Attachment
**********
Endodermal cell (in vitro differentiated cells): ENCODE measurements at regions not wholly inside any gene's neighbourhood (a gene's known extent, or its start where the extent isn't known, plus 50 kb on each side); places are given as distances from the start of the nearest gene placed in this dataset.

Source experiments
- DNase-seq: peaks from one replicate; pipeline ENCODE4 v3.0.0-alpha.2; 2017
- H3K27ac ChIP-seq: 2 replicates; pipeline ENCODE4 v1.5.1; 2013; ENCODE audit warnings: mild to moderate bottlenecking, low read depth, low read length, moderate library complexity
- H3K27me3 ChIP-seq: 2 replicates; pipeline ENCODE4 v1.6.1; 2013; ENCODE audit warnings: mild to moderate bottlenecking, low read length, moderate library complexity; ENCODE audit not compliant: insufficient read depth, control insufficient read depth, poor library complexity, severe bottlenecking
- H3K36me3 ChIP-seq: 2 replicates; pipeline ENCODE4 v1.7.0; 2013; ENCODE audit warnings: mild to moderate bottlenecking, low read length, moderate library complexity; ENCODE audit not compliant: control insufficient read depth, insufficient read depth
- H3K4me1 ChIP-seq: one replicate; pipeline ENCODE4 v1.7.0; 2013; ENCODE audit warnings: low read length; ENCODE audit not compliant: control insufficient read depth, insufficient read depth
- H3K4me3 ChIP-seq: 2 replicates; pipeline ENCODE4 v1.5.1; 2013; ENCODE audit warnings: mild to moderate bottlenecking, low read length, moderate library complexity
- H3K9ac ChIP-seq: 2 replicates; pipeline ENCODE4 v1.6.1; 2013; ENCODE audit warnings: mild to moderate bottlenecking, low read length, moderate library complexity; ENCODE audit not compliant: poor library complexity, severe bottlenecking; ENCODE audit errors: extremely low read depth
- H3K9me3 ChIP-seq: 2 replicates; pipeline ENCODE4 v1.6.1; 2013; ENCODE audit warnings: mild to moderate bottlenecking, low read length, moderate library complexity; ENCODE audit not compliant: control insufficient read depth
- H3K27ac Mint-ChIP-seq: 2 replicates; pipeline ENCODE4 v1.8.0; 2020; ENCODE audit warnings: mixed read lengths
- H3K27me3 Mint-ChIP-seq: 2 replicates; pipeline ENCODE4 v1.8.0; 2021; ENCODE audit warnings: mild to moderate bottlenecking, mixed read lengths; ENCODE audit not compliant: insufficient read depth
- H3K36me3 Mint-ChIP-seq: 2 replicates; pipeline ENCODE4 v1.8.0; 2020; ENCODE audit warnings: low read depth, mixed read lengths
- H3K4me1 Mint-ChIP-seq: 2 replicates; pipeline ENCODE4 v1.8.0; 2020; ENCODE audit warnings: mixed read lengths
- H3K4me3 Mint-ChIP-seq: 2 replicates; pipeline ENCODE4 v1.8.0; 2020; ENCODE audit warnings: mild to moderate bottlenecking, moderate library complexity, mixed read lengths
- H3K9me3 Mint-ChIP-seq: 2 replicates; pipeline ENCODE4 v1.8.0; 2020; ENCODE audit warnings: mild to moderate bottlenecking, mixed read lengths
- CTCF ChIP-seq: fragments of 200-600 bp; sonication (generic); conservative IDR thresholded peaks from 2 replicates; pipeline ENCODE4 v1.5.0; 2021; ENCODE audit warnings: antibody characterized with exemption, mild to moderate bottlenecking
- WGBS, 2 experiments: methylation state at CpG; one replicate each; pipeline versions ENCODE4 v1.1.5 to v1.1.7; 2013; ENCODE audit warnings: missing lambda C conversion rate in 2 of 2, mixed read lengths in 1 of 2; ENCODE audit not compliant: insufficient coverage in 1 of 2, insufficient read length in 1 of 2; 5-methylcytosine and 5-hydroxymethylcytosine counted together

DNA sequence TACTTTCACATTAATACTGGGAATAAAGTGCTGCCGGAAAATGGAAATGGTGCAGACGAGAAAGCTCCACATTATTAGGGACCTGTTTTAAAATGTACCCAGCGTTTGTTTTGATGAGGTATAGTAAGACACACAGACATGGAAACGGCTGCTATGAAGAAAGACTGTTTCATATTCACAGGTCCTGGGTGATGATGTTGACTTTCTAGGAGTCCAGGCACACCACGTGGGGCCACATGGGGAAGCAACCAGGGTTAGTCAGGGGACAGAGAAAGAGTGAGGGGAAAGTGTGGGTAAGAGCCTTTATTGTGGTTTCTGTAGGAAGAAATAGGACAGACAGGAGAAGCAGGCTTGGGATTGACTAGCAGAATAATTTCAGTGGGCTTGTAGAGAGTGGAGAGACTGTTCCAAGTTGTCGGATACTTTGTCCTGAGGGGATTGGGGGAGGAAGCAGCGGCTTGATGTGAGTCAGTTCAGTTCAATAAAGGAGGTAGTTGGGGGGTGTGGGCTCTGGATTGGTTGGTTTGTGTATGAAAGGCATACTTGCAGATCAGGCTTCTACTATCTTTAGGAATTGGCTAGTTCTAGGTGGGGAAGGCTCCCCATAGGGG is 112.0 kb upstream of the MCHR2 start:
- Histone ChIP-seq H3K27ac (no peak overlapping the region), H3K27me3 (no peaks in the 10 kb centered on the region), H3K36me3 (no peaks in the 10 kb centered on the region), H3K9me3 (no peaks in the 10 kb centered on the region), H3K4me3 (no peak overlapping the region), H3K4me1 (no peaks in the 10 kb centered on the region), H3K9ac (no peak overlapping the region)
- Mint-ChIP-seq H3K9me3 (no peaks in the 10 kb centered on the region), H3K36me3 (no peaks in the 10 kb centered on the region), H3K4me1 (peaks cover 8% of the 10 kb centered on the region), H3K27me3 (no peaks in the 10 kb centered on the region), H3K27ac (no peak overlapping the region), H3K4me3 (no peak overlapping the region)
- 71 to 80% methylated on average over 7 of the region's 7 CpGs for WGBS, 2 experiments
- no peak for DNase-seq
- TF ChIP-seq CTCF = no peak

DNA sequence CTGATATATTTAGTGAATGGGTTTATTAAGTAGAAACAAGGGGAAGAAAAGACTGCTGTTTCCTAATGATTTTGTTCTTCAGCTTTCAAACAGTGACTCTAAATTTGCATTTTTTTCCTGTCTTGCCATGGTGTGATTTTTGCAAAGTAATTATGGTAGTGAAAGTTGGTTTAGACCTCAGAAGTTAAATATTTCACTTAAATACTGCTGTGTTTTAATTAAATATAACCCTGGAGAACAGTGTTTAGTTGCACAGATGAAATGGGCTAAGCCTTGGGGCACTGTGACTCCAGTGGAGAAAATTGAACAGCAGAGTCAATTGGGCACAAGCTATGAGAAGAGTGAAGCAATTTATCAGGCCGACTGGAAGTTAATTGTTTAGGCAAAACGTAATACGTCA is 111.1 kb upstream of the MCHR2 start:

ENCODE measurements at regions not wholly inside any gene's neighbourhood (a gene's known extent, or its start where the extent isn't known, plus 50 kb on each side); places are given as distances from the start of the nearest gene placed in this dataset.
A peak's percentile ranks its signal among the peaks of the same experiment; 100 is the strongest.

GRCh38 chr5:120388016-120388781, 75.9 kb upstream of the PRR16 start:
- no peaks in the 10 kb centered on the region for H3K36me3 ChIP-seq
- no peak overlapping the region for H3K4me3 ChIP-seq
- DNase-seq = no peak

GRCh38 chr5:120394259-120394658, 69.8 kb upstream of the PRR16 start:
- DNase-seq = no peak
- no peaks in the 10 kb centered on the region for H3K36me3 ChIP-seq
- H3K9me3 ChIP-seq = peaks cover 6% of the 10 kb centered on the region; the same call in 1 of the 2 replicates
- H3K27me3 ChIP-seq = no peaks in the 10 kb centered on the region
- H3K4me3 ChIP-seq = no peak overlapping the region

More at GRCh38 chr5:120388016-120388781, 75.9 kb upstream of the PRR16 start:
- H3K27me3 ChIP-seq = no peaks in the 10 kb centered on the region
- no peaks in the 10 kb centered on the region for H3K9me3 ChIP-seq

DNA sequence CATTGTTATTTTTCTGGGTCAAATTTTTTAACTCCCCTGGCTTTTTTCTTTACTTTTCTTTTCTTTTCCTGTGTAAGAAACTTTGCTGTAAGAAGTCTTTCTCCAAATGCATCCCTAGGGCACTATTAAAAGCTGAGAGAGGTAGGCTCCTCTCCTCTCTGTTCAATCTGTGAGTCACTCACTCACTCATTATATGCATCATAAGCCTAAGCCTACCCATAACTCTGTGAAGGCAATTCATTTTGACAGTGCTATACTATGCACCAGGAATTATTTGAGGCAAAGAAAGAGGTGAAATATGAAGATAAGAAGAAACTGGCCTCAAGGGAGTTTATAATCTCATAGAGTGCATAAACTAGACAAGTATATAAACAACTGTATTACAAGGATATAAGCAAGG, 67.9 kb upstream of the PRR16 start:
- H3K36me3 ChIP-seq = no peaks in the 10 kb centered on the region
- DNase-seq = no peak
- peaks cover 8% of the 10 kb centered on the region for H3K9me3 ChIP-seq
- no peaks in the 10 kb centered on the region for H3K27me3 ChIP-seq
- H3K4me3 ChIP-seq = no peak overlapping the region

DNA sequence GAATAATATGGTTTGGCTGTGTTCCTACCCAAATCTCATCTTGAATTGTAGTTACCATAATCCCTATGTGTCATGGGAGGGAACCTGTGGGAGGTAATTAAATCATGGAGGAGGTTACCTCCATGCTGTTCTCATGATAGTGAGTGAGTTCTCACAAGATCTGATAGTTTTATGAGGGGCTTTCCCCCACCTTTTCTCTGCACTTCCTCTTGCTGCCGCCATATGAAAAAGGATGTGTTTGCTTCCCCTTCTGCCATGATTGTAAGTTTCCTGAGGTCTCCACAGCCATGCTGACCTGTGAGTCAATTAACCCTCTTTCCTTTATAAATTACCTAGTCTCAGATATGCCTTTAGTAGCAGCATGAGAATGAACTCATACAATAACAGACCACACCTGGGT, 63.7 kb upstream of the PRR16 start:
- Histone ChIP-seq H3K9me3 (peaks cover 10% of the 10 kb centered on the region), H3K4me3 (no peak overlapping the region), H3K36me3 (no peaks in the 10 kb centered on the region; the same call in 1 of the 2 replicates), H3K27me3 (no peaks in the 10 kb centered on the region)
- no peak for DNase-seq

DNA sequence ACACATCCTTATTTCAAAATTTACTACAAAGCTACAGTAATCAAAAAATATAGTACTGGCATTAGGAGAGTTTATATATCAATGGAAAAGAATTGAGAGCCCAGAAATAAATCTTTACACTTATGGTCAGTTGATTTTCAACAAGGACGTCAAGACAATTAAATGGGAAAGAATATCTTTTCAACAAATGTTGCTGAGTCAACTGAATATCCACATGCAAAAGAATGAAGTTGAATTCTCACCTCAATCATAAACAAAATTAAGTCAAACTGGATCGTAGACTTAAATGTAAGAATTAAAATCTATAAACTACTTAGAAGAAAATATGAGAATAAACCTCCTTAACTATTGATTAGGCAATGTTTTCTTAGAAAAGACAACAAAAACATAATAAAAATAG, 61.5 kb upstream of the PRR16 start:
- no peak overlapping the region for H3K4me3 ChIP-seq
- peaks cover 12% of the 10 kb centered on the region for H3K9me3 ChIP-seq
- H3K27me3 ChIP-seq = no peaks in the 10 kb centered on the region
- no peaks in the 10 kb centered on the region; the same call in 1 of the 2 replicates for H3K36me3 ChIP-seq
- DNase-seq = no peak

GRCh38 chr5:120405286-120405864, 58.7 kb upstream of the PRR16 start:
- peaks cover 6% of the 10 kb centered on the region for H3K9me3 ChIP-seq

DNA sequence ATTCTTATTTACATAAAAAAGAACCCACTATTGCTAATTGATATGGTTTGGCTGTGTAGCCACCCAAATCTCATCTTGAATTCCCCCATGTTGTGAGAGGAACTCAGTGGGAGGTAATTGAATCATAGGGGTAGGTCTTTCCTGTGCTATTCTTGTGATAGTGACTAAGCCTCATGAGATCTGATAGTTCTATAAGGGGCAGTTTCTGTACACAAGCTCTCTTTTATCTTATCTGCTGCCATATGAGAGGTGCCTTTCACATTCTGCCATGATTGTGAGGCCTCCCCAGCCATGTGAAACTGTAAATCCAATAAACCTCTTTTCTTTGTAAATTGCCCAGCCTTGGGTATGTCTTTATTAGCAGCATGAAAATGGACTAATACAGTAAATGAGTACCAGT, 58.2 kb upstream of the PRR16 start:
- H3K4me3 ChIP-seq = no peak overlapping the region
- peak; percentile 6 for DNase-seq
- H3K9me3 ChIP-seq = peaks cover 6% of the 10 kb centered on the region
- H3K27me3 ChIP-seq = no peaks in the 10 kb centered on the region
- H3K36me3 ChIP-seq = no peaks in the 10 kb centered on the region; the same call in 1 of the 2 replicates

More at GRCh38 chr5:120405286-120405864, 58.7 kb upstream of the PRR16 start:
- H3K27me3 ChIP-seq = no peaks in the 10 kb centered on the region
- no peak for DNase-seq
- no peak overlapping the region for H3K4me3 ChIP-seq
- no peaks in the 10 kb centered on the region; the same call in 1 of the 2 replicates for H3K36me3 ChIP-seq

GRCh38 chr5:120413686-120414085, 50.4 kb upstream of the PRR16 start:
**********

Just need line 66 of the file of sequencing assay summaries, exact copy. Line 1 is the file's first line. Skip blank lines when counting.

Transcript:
- no peak for DNase-seq